What’s Hot at the Movies This Week 12/11/08

| December 11, 2008

The top five movies at the box office are the same ones that were in the top five last week. In fact, the first three spots are the same, with the films in the fourth and fifth spots simply switching places. This isn’t necessarily fault with the films that made their debut last week however. The one that’s receiving the most amount of hype, Frost/Nixon, only opened in limited theaters last week, and will expand to more this week, and even more on Christmas. Cadillac Records was only showing in 686 theaters as is stuck down in ninth place, while Punisher: War Zone ranks one spot higher and showed in 2500 theaters. Nobel Son didn’t even make the top twelve. Here’s a reminder of the films that are holding tightly to those top spots.
1. Four Christmases. It’s not surprising that this film is still at the number one spot with stars Reese Witherspoon and Vince Vaughn. Their performances along with a storyline we can all relate to makes it a winning film. With additional performances by Robert Duvall, Sissy Spacek, Mary Steenburgen, and Jon Voigt, this romantic comedy reminds us about the hassles of family during the holidays. A young couple so hates having to visit their four families during the holidays, and really don’t want to share that part of their lives, meaning their kooky relatives, with each other, they go on exotic vacations every Christmas, telling their families they’re doing charity work in third world countries. Check out my review here.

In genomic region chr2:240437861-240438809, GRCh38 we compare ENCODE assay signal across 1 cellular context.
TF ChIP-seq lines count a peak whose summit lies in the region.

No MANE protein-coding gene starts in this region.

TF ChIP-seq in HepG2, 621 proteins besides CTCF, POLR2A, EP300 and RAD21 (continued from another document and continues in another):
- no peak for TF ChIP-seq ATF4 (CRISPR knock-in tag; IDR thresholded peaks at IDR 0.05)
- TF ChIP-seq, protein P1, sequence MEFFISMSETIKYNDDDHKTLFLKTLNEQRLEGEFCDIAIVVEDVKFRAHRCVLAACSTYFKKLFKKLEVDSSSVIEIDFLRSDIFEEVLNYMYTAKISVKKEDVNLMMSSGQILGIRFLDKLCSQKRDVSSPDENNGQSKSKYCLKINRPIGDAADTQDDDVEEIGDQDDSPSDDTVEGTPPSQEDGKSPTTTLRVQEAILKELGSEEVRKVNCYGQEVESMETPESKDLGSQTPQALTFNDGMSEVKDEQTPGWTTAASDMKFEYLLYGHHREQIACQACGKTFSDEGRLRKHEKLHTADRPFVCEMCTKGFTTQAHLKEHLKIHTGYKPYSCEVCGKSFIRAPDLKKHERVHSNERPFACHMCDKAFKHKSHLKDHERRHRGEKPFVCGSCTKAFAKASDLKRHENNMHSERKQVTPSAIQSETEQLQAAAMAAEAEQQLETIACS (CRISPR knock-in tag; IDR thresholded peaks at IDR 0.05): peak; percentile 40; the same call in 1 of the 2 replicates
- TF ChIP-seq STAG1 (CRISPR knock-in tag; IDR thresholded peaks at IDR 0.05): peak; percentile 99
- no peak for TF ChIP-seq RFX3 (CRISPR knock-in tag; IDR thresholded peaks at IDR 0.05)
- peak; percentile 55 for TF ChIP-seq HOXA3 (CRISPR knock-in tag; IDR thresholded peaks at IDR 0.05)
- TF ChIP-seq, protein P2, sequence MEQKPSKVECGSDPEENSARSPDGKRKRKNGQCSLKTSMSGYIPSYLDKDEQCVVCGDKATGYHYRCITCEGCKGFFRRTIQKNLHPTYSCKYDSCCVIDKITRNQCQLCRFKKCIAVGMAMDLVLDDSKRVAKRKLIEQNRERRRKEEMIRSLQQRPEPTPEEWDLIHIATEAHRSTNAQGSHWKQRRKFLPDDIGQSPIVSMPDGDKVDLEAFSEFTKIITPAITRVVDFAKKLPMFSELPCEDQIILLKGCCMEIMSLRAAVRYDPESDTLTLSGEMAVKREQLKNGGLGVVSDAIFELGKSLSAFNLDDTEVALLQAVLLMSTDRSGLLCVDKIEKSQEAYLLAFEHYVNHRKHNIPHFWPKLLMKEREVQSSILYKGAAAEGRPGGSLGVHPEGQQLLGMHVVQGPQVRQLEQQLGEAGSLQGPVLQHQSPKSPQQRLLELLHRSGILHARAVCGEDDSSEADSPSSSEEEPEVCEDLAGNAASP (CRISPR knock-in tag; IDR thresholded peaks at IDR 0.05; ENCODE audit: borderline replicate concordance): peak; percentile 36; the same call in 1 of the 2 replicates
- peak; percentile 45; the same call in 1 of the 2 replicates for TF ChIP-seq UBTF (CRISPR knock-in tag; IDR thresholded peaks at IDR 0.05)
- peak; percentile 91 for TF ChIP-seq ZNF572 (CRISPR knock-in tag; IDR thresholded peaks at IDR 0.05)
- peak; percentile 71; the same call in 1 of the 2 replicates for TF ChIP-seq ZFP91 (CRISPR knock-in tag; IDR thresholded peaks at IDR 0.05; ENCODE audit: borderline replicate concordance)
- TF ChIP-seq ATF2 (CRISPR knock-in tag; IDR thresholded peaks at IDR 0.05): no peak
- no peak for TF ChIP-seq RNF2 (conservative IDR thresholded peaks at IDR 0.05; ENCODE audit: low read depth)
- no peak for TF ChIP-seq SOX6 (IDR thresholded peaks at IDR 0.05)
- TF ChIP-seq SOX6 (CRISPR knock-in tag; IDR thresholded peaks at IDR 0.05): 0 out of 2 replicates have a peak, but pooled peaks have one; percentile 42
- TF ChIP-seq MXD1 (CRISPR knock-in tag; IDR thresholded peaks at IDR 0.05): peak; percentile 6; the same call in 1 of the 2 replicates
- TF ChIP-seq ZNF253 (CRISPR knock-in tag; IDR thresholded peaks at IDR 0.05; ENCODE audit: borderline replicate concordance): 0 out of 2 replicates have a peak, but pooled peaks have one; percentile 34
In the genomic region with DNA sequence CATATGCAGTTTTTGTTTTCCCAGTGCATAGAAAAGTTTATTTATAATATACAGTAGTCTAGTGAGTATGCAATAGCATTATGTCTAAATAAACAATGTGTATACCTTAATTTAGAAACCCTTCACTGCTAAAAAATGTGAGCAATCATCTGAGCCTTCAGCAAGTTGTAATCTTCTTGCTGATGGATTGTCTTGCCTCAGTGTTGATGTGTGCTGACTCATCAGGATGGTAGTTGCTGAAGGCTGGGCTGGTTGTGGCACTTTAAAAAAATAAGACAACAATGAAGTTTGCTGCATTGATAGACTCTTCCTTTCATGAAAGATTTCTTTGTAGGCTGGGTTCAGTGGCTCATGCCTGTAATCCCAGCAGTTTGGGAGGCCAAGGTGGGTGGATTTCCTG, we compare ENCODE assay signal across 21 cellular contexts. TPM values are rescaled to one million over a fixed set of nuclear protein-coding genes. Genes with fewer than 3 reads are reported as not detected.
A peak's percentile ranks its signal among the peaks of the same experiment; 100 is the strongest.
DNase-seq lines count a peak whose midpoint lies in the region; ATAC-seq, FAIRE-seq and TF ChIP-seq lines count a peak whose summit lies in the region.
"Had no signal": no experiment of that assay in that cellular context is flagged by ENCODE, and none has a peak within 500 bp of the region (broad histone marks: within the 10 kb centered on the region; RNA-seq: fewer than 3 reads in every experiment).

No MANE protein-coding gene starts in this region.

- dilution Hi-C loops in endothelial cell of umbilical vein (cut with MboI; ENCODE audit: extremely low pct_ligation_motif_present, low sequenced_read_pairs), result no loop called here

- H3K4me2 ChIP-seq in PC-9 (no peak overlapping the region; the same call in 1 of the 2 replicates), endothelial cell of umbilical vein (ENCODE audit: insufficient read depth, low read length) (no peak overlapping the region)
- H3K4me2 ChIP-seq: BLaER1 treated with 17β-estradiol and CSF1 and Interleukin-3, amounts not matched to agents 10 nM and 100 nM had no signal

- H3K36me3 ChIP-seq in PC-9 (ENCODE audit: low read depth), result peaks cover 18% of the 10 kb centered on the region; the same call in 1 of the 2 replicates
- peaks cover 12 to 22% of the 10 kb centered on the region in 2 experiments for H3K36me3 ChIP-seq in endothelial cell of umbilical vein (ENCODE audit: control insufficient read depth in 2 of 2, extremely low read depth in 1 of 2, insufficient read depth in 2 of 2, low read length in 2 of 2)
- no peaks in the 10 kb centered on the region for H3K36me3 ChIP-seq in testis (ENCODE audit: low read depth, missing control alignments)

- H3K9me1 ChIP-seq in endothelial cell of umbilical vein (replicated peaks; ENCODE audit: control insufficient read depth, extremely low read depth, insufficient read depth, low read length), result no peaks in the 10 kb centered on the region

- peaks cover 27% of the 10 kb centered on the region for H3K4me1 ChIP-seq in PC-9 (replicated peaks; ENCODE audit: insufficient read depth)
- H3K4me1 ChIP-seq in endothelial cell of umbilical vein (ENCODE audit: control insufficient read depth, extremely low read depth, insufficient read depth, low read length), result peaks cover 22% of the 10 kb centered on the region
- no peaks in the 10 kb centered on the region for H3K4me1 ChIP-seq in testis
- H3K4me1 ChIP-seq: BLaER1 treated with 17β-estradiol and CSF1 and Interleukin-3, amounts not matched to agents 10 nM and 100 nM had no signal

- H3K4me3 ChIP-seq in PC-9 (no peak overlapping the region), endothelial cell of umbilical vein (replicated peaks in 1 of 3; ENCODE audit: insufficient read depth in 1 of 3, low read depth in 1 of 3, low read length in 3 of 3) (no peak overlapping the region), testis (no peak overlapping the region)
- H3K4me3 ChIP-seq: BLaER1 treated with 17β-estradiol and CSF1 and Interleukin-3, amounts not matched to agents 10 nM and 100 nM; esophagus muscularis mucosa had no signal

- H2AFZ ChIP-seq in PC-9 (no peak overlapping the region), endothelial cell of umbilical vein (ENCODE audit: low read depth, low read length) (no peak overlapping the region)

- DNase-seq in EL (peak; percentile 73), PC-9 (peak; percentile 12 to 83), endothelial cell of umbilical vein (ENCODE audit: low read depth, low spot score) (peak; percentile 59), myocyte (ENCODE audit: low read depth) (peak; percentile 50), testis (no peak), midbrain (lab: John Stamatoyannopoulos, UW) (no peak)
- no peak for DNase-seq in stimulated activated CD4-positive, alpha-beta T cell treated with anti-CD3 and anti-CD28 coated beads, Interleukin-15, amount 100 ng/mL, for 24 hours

2. Twilight. It’s the young people of the world keeping this movie at number two. Two weeks ago it was at number one, then fell to Four Christmases. I don’t even think my daughter knows what it’s about. She just wants to see it because everyone else is talking about it. It’s a vampire romance of sorts. A young girl that doesn’t fit in moves to a new high school, finding a new boyfriend. He’s a vampire, but knows a little something about not fitting in as he and his family don’t follow the normal vampire rites. He believes he has found the woman he has waited many years for. Kristen Stewart and Robert Pattinson star as the young couple. You can read Rick Villalobos’ review of this blockbuster here.
4. Australia. This is one of those films that was either going to be really successful or die an early death. It seems to be taking the former path, as it moves up a spot in just its second week out, only behind an animated dog, vampires, and a movie soon to be a holiday classic. Nicole Kidman and Hugh Jackman star in what is described as a “sweeping epic” about the homeland of both Kidman and Jackman. Chidden comes to Australia to convince her husband to come back to England, but he dies before she arrives, and she ends up staying to continue his work. Read Jason Coffman’s take here.
5. Quantum of Solace. The latest in a long line of James Bond films has been in the top five for four weeks now. It didn’t have much competition in the beginning, but does now, and it’s still hanging in there, but barely, falling a spot this week. Bond, played again by Daniel Craig, has been betrayed by a woman, Vesper, but we know he’ll find another woman. After all, he’s Bond, James Bond. Yet he can’t give Vesper up this easy and while searching to find out what went wrong, he finds she was being blackmailed by a very powerful and dangerous organization. Read Del Harvey’s review to find out why he was just a little disappointed.